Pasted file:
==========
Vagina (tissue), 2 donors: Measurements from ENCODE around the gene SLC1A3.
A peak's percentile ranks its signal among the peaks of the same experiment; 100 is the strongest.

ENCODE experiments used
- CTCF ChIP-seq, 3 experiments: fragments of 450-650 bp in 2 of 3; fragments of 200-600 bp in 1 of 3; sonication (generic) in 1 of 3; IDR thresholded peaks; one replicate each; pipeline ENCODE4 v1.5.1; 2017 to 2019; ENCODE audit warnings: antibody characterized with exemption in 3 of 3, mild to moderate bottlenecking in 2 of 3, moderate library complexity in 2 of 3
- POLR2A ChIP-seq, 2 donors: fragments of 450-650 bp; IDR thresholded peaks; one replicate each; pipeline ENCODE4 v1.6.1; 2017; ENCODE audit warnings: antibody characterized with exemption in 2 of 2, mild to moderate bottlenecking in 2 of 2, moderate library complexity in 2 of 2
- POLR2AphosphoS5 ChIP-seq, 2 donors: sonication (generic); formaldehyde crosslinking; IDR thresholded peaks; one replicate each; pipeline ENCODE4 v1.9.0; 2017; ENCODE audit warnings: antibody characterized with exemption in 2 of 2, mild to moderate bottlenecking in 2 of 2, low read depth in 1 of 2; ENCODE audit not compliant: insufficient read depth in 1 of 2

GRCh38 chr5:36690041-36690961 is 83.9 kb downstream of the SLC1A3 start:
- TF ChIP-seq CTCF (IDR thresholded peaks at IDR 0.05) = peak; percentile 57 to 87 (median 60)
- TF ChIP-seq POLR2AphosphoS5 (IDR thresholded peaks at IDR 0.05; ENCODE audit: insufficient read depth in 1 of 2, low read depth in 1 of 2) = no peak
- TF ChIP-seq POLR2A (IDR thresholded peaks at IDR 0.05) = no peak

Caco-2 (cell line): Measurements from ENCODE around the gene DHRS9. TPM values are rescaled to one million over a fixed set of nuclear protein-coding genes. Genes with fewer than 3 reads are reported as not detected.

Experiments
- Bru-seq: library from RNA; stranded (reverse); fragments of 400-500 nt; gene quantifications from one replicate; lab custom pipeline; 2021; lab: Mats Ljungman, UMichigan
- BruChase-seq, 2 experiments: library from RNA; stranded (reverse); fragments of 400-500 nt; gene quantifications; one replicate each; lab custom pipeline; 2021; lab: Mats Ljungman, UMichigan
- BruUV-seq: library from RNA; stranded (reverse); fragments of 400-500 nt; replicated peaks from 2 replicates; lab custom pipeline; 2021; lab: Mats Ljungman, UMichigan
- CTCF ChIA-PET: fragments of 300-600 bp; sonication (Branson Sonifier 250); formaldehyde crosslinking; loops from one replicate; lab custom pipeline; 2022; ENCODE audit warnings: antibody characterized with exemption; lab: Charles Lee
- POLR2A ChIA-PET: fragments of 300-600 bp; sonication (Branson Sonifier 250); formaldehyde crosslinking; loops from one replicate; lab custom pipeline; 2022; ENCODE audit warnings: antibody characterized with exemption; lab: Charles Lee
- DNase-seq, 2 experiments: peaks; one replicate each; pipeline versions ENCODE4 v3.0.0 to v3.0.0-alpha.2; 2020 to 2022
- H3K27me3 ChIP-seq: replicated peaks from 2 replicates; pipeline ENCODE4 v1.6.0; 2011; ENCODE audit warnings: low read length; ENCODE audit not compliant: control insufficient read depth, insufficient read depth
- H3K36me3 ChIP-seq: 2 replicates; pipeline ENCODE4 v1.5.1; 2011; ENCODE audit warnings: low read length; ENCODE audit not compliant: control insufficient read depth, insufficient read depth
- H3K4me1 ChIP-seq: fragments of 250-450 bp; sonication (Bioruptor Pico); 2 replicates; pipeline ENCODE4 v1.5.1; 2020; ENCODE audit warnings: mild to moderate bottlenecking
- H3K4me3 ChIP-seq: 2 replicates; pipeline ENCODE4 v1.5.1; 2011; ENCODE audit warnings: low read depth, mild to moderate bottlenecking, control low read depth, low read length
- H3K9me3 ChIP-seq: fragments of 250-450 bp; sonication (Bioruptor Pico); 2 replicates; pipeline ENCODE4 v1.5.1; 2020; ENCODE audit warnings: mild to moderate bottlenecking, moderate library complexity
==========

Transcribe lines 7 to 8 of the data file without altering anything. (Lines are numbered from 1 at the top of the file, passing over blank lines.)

GRCh38 chr5:36690041-36690961 is 83.9 kb downstream of the SLC1A3 start:
- TF ChIP-seq CTCF (IDR thresholded peaks at IDR 0.05) = peak; percentile 57 to 87 (median 60)